Heroes on Deck, a documentary premiering May 26 on WTTW, reveals how thousands of pilots trained on makeshift "aircraft carriers" in Lake Michigan during World War II. Here's just some of what you'll learn.
1 Fear of German U-boats led to the location.
Lake Michigan might seem like an odd choice for teaching 15,000 pilots how to land on ocean-traversing aircraft carriers. But this way the flyboys and sailors wouldn’t risk attack from German or Japanese submarines. John Manley, a merchant mariner, came up with the idea. At first the navy was skeptical, but it decided to fast-track the proposal after Pearl Harbor. The program ran from 1942 to 1945.
2 Luxury liners served as aircraft carriers.
Two retired passenger ships—renamed Wolverine and Sable—were converted into mock carriers. (Neither had armor or weaponry.) It took almost $2 million and 1,200 workers to transform the opulent upper decks of the Wolverine into a 535-foot runway.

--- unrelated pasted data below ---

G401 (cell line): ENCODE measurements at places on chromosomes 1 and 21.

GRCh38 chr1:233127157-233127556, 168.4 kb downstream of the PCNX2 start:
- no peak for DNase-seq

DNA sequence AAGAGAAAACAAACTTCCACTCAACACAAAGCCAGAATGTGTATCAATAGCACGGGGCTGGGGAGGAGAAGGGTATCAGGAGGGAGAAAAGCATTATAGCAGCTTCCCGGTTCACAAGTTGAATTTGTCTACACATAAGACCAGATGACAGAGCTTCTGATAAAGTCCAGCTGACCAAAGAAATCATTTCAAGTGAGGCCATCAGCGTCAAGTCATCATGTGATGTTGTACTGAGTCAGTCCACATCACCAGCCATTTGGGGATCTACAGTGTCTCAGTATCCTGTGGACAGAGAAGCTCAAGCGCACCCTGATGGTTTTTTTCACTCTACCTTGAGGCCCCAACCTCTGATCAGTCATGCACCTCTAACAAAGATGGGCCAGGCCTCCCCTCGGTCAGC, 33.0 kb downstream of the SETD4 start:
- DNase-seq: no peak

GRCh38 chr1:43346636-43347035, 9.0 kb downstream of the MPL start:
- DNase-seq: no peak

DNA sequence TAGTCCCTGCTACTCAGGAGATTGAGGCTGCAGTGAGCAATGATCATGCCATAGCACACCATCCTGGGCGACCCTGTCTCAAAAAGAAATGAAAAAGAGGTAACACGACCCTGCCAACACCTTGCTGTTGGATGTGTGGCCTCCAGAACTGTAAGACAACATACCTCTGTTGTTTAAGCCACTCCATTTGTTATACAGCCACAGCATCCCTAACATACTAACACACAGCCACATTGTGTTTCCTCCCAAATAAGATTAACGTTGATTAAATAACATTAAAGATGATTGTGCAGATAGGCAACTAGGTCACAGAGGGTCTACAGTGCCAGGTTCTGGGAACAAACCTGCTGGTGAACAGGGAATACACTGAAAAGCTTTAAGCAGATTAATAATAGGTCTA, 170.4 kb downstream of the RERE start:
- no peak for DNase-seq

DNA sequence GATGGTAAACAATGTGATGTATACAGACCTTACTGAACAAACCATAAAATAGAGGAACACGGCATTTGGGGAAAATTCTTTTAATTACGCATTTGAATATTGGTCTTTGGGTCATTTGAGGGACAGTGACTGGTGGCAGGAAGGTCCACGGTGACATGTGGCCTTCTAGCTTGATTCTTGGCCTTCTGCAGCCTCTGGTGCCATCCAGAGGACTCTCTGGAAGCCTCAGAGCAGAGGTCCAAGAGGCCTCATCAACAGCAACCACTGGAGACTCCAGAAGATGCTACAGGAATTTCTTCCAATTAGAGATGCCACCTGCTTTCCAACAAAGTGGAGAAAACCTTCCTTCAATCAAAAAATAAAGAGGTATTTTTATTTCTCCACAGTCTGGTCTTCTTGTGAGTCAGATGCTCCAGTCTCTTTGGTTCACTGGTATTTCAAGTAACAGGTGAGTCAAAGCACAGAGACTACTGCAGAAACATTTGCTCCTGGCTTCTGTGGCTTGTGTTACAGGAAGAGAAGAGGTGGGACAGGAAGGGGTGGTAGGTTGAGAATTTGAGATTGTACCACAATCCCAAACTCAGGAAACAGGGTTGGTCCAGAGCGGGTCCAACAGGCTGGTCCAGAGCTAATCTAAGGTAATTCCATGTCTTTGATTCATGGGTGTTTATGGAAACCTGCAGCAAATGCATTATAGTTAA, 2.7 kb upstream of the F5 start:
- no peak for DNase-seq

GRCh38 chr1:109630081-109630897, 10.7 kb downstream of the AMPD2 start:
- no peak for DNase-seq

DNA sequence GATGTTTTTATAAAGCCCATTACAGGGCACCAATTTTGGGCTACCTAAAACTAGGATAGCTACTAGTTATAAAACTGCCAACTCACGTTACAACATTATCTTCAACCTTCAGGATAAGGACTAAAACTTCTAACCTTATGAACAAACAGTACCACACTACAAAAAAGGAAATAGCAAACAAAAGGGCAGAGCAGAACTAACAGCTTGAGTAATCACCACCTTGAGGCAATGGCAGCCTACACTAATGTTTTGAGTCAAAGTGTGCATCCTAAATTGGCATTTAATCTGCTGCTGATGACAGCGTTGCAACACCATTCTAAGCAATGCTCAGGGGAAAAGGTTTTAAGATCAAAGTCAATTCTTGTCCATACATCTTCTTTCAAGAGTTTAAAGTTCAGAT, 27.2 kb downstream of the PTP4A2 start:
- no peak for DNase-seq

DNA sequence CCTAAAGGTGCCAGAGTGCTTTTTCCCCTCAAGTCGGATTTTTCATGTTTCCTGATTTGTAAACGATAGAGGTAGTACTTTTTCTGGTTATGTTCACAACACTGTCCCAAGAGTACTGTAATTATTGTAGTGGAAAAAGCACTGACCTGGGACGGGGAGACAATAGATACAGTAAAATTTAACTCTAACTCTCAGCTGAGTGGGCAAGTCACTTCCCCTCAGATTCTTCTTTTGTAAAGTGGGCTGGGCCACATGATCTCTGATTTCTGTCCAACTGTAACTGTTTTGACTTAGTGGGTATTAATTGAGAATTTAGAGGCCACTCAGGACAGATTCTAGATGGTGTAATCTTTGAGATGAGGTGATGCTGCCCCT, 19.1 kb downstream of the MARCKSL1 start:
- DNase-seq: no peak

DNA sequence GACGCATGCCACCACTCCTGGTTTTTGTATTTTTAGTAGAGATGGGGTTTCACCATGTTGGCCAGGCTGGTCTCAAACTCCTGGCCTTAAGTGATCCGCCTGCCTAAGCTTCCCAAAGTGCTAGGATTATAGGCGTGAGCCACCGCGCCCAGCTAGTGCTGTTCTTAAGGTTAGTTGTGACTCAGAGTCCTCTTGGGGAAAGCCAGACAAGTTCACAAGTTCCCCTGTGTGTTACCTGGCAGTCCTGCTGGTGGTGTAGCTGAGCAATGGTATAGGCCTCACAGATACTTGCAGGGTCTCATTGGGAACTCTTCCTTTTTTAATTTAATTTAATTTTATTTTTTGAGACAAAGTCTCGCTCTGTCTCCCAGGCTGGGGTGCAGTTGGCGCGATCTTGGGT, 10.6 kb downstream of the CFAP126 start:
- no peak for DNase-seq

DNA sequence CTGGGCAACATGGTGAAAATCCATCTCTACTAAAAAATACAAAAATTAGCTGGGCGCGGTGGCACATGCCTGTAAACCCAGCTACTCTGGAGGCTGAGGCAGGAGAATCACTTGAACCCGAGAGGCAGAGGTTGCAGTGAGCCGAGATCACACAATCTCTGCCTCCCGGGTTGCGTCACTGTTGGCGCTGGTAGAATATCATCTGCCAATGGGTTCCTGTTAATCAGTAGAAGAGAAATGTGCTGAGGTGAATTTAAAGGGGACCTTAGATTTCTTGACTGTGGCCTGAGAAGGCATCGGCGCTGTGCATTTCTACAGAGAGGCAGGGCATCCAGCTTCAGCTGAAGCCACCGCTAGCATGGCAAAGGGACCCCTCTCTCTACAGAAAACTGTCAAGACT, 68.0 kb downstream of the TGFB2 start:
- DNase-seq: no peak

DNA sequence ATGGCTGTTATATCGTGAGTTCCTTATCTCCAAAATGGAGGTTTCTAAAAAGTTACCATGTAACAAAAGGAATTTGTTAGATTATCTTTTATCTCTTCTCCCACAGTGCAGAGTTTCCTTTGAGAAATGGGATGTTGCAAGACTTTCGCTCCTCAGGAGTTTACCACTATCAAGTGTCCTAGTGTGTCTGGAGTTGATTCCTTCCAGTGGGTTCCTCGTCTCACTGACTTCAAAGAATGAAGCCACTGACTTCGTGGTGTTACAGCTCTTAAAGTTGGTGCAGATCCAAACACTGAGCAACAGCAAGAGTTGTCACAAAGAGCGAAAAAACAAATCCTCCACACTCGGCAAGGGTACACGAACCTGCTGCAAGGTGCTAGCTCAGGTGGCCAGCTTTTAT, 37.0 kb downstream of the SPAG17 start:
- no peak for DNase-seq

3 Which made landings really dangerous.
The converted runways were more than 250 feet shy of those on real carriers. Those short runways, combined with the lake winds, occasional waterspouts, and poor visibility due to smoke from the ships’ engines, made difficult landings even tougher. Roughly 150 planes crashed, and at least one pilot froze to death in the water.
4 More than 100 planes still lie at the bottom of the lake.
Using sonar and a remote-controlled submersible, army veterans and salvagers Allan Olson and Taras Lyssenko of A&T Recovery have found about 70 planes and retrieved 40. Their divers use large pillow-shaped airbags to lift the planes until they’re just beneath the surface before towing them to shore. One of the recovered planes shown in the documentary will eventually go on display at Navy Pier.